BCL: Arabs out; enters Motsepe

SHARE   |   Tuesday, 30 May 2017   |   By Phillimon Mmeso 
Patrice Motsepe Patrice Motsepe

Botswana government was dealt a heavy blow when the Emirates Investment House Company (EIH) which has shown interest in buying the BCL Investment pulled out of the deal. Information gathered by this publication reveals that the Dubai-based company which has just completed due diligence assessment both in Botswana and South Africa has now chickened out of the deal. The main contention between EIH and Government is said to be the Norilsk Nickel deal in which the former is suing Botswana for the breach of contract. As part of the deal, BCL was to pay Norilsk Nickel US$337 million payable in cash for all the assets. In addition, BCL were to assume all attributable outstanding debt and environmental and rehabilitation liabilities associated with each asset. The agreed deal structure envisages the assignment of the Nkomati concentrate off-take agreement from Norilsk Nickel (Metal Trade Overseas AG) to BCL. In addition, Norilsk Nickel (via MTO) will enter into a matte off-take agreement with BCL, whereby the matte will be supplied for processing to Norilsk Nickel’s Harjavalta refinery in Finland. BCL has failed to fulfil all the agreements forcing the Russian company to sue them. Chief executive of Norilsk’s Africa operations Michael Marriott said that the way the country acted on the deal has brought question over whether it is one of the safest and best places to invest in the whole of Africa. “The way that the government of Botswana has acted over BCL brings the validity of that reputation into question. The negative ramifications could be felt across the economy of the whole country,” he said. EIH, which was impressed by the BCL’s POLARIS II strategy, were shocked when government brought in another investor to now buy the Nkomati and Tati Nickel Mining Company. “The Arabs are interested in buying all the assets and not pieces as the main reason they wanted to acquire it was based on the POLARIS II strategy,” revealed the source. The Ministry of Mineral Resources, Green Technology and Energy Security had engaged the former BCL Divisional Manager – Corporate Strategy Mark William as he is the architect of POLARIS II strategy.

EIH wanted whole assets

His presentations and explanation of POLARIS II is said to have impressed the Arabs who were more than ready inject over P3 billion into BCL Investments, the owners of BCL and Tati Nickel Mines. The Dubai billionaires, who were headhunted by government, wanted Botswana to settle their debt with Norilsk Nickel before they could sign the Memorandum of Agreement. “The Arabs were shocked when they expected government to discuss with them their proposal when they learnt that a new investor has been brought to also do the due diligence,” said the source close to the deal. When enquiring on what is going on, EIH were informed that the new investor is interested in Nkomati and TNMC operations while EIH will be sold BCL mine only. “This infuriated the Arabs as it was never their intention to invest in one operation and has never been their deal with Botswana government,” said the source. TNMC and Nkomati Mines are the most profitable operations while at BCL only the smelter is attractive. In 2014 Norilsk Nickel took decision to withdraw its foreign assets especially in Latin America and Africa. The global mining giants wanted to concentrate on their tier 1 assets, which are mostly based in the Polar region. BCL, which wanted to be a regional mining force through their POLARIS II strategy, bought 85% shares of MMC Norilsk Nickel at Tati Nickel Mining Company, making them (government) 100% shareholders at the mine through BCL Enterprises. BCL also bought 50% Norilsk Nickel shares at Nkomati Mine in South Africa and were yet to complete the transaction. One of the main reasons for acquiring the Nkomati was to have its concentrates treated at BCL’s Smelter.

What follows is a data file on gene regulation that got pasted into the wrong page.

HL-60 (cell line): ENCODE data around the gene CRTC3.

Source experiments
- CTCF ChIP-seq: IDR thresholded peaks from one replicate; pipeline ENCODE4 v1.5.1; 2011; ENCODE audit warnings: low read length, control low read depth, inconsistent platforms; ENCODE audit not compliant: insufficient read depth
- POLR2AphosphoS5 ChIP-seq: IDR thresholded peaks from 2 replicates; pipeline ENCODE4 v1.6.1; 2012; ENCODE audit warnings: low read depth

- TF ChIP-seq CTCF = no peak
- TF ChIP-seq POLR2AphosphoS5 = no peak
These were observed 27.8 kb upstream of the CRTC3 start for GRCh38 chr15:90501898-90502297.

Enters Motsepe 

When Norilsk Nickel wanted to sell their assets in Africa one of the first companies they approached was their partner at Nkomati Mines, African Rainbow Mines but they turned down the offer citing weak markets. Though Ministry of Minerals Resources, Green Technology and Energy Security are mum on the other investor citing confidentiality, close sources to the deal have revealed that South African billionaire Patrice Motsepe through his company, ARM is the new entrant into the deal. Government officials only hinted that the international player has incorporated businesses in South Africa. After the closure of the BCL Investment mining operations being BCL and TNMC Mines, ARM was one of the companies that were said to be interested in the assets, especially the Smelter but the coming of the Arabs overshadowed their interest. Government has now extended liquidation process of BCL by another month to allow ARM carry out the due diligence assessment at TNMC.



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